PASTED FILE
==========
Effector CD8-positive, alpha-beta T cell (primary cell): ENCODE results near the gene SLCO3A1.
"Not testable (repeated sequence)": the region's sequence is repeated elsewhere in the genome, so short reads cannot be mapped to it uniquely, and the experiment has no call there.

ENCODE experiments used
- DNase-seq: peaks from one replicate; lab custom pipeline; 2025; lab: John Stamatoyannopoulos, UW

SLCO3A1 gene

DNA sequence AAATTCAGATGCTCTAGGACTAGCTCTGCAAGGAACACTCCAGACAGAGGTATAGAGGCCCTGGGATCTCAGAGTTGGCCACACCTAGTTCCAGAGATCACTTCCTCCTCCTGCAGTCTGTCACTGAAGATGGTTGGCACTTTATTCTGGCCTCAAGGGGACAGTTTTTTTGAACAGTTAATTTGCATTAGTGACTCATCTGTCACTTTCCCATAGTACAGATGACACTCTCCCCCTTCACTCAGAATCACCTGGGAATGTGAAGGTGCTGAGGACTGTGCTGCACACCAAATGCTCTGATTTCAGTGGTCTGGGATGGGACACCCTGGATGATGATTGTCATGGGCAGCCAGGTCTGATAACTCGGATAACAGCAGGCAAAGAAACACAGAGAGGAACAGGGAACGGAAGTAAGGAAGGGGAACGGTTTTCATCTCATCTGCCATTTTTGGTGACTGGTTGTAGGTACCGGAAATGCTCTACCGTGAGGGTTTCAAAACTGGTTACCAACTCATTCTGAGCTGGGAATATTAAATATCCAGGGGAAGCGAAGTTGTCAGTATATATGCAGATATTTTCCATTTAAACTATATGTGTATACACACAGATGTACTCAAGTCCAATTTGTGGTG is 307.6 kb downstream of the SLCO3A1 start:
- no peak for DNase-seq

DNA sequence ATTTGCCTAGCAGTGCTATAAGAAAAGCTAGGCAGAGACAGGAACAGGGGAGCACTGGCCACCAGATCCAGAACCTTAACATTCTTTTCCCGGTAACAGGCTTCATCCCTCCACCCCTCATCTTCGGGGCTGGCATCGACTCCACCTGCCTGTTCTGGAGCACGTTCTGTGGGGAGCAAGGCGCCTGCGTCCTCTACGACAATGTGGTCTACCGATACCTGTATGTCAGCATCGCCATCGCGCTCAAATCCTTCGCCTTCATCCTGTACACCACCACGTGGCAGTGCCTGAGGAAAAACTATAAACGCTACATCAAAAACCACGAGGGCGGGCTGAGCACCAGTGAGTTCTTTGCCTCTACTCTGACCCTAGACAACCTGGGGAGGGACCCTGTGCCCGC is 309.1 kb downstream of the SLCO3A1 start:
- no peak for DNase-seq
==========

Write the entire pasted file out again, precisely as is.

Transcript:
Effector CD8-positive, alpha-beta T cell (primary cell): ENCODE results near the gene SLCO3A1.
"Not testable (repeated sequence)": the region's sequence is repeated elsewhere in the genome, so short reads cannot be mapped to it uniquely, and the experiment has no call there.

ENCODE experiments used
- DNase-seq: peaks from one replicate; lab custom pipeline; 2025; lab: John Stamatoyannopoulos, UW

SLCO3A1 gene

DNA sequence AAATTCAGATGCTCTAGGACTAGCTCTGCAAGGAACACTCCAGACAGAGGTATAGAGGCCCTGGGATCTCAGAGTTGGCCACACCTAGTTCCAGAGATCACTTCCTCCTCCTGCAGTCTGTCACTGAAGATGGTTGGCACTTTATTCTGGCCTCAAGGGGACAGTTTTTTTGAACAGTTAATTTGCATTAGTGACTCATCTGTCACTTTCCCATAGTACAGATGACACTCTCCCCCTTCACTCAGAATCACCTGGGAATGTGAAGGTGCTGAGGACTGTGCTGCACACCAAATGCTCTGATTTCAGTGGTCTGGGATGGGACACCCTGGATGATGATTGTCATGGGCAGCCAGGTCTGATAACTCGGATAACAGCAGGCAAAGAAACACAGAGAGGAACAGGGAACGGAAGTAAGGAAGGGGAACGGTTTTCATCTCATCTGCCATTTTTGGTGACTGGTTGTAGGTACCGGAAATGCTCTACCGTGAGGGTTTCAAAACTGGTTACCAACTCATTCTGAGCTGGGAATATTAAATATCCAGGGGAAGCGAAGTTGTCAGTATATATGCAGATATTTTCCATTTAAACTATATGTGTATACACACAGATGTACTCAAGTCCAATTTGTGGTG is 307.6 kb downstream of the SLCO3A1 start:
- no peak for DNase-seq

DNA sequence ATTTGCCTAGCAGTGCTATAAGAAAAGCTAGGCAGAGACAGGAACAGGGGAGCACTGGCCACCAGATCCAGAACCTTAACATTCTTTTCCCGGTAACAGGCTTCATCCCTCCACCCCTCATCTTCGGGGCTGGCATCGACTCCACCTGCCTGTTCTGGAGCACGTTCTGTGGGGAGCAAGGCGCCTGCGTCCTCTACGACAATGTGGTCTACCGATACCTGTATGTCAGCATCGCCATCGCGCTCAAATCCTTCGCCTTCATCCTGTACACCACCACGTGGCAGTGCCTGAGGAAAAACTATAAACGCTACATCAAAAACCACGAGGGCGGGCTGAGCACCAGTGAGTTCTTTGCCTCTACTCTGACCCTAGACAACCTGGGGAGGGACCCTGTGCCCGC is 309.1 kb downstream of the SLCO3A1 start:
- no peak for DNase-seq